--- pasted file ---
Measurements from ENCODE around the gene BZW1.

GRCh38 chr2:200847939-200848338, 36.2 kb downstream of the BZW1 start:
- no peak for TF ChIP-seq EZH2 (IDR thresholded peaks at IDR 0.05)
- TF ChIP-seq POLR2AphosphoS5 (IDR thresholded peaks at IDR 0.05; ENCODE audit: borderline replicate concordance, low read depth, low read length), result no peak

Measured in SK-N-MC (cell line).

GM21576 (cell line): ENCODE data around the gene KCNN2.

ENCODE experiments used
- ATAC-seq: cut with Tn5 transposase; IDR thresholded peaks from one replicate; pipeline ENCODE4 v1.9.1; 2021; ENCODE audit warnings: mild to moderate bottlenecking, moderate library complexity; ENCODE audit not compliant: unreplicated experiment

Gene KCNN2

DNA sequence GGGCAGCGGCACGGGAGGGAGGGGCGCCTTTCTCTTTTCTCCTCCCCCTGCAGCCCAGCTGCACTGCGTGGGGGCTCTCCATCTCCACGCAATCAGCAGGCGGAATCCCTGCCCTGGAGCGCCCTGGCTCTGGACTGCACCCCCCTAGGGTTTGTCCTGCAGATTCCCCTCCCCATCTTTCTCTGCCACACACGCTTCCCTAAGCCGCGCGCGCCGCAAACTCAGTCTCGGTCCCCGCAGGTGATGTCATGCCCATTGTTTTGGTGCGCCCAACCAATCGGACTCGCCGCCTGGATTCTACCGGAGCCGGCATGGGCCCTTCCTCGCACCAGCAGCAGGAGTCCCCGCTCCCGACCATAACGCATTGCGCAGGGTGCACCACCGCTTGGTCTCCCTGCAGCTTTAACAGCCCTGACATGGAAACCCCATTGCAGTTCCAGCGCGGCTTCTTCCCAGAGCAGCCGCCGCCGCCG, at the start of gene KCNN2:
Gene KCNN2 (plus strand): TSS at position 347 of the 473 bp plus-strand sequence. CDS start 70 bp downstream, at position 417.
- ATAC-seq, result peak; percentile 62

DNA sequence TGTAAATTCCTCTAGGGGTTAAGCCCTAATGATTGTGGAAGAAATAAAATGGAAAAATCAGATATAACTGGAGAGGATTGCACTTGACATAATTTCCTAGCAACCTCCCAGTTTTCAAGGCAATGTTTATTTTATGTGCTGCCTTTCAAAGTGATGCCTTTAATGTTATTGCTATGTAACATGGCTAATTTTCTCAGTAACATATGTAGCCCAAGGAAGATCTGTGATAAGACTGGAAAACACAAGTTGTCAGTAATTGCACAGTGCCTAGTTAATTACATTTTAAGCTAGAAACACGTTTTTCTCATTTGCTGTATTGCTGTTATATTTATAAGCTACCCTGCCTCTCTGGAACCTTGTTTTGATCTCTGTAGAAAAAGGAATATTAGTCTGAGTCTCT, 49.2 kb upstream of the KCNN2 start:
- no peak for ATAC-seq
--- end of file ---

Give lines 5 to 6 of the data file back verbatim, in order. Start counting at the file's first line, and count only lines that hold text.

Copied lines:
Measured in SK-N-MC (cell line).

GM21576 (cell line): ENCODE data around the gene KCNN2.